Minding your food when you have diabetes

Food when you have diabetes SIMS Hospital

There are various forms of diabetes, and no two diabetics are the same. As a result, there is no one-size-fits-all "diabetic diet" for everyone with diabetes. However, there are some common measures you can ensure to stick on to if you are suffering from diabetes.

These general healthy eating guidelines can help you control your blood glucose (sugar), blood pressure, and cholesterol levels. They can also assist you in managing your weight and lowering your risk of diabetic complications such as heart issues and strokes, as well as other health conditions such as certain types of cancer.

Eating right

Crab counting is critical when you have Type 1 diabetes. This means you compare the number of carbs you take to the amount of insulin you take for your body. If you have type 2 diabetes and are overweight, finding a means to lose weight is critical since it improves diabetes management. This is due to the fact that it can assist lower your blood glucose and lower your risk of various issues. There are other approaches to this, such as the low-carb, Mediterranean, or very low-calorie diets. Losing weight can help you lower your blood glucose levels, and we now know that significant weight loss can even put type 2 diabetes into remission in some people.

Switch to healthier carbs

Because all carbohydrates affect blood glucose levels, it's critical to understand which foods include carbohydrates. Choose healthier carb-containing foods and watch your portion sizes.

Here are some carbohydrate-rich foods:

● Fruits and vegetables pulses such as chickpeas, beans, and lentils whole grains such as brown rice, buckwheat, and whole oats
● Dairy products such as unsweetened yoghurt and milk
● Simultaneously, low-fiber meals such as white bread, white rice, and highly processed cereals should be avoided. If you're unsure, read food labels when looking for high-fiber foods.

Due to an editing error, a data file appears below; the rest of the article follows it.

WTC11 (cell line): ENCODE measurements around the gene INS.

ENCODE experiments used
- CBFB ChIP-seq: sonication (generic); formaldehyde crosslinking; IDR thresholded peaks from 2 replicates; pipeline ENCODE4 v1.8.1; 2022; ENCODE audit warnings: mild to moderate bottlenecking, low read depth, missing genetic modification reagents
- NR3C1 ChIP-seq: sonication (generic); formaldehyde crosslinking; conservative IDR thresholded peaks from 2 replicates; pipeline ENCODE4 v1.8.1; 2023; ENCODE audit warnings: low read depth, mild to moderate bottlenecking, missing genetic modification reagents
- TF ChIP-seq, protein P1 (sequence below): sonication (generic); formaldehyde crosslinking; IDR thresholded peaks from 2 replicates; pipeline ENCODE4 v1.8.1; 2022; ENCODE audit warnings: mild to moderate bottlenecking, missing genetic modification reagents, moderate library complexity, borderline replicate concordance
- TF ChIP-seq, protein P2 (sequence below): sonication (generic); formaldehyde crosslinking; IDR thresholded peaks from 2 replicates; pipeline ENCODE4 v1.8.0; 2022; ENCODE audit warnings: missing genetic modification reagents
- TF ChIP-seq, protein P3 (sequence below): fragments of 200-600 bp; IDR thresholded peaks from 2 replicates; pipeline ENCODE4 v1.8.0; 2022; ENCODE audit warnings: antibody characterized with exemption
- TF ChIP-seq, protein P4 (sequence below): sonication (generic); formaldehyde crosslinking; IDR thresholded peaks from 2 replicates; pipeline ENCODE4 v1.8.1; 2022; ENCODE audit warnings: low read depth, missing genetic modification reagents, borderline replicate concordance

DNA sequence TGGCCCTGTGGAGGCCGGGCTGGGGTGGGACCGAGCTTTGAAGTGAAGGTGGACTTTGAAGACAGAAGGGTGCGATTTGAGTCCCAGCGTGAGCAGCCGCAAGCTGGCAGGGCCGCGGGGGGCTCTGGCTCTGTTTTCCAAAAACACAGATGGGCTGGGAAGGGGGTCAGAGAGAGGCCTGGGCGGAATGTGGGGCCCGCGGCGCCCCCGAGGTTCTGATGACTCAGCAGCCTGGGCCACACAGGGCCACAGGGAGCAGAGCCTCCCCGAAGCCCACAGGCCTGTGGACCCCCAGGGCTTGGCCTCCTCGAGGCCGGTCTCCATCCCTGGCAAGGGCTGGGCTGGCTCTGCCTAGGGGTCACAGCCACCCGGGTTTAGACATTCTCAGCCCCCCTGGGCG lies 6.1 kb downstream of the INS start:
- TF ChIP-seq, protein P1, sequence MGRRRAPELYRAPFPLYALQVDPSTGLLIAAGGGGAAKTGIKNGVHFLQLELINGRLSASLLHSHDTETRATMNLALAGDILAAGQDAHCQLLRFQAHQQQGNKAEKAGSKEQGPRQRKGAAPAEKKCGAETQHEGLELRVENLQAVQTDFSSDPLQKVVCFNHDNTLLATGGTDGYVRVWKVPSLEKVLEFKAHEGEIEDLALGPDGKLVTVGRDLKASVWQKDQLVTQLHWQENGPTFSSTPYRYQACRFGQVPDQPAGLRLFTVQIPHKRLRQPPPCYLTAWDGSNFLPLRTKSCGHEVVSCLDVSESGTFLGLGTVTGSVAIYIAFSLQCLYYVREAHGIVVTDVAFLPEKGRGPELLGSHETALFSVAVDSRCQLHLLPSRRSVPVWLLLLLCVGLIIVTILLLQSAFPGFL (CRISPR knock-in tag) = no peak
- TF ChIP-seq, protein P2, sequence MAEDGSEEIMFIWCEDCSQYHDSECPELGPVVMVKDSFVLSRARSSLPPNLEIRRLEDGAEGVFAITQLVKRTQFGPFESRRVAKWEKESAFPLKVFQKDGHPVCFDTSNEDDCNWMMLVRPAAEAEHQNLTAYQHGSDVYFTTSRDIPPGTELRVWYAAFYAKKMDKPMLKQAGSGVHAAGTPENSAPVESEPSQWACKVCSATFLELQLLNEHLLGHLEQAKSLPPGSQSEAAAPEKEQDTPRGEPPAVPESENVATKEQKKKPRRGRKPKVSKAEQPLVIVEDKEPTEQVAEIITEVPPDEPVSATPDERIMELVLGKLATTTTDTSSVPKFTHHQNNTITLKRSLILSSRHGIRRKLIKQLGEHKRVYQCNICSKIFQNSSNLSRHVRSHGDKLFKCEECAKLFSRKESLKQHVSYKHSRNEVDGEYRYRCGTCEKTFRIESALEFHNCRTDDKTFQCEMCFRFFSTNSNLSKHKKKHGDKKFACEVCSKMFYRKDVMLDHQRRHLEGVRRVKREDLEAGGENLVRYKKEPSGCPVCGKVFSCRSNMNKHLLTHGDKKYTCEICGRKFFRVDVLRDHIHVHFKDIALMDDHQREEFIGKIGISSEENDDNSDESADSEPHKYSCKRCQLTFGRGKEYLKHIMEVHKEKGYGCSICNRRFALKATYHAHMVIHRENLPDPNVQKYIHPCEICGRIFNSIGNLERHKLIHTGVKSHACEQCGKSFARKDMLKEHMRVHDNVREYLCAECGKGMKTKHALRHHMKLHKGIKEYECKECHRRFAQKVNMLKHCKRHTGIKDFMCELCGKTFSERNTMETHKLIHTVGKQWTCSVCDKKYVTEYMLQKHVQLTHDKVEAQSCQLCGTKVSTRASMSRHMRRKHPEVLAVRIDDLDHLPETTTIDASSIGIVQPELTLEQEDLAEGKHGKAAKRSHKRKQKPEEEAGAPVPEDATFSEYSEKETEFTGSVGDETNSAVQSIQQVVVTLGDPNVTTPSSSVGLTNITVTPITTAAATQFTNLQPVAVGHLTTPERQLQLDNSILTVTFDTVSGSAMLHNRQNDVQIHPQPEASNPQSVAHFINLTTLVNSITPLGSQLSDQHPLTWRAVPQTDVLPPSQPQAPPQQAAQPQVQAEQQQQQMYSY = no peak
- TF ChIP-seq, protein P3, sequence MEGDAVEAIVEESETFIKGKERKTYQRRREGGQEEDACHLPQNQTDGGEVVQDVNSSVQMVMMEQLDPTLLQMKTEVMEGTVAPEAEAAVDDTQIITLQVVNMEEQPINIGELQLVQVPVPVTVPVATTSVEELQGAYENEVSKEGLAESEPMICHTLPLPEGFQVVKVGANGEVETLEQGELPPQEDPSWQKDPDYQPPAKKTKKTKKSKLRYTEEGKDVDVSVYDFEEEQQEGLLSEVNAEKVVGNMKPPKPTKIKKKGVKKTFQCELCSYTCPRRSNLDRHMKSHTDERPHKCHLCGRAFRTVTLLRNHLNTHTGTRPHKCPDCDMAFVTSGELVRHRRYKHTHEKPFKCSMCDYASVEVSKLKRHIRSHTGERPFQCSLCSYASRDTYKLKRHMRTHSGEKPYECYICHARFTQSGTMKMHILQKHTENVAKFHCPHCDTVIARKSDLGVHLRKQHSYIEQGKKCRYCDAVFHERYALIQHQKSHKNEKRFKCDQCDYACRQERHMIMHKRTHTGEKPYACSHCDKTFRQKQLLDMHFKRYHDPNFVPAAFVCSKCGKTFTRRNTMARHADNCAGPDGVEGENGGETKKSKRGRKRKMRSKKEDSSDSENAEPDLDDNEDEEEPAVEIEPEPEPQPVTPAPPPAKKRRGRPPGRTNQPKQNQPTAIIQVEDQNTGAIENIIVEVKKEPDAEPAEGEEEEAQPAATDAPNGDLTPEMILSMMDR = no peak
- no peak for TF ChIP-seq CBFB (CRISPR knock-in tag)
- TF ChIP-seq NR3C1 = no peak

Consume less salt

Eating a lot of salt can raise your blood pressure, which raises your risk of heart disease and stroke. And if you have diabetes, you are already predisposed to all of these diseases. Limit yourself to no more than 6g (one teaspoonful) of salt each day. Many pre-packaged goods already include salt, so study food labels and choose ones with less salt. Cooking from scratch allows you to keep track of how much salt you consume. You may also be creative and substitute different types of herbs and spices for salt to add flavor.

Consume more fruits and vegetables.

We all know that eating fruits and vegetables is excellent for you. Aim to eat more at meal times and have them as snacks if you're hungry. This can help you acquire the vitamins, minerals, and fibre your body requires on a daily basis to stay healthy.

You may be wondering about fruit and whether you should avoid it because it is high in sugar. No, it does not. Whole fruit is excellent for everyone, and diabetics are no exception. Fruits do contain sugar, however it is naturally occurring sugar. This is distinct from the added sugar (also known as free sugars) found in chocolate, cookies, and cakes.

Physical activity goes hand in hand with eating healthily. It can help you control your diabetes while also lowering your risk of heart disease. This is because it raises the amount of glucose consumed by your muscles and aids the body's usage of insulin.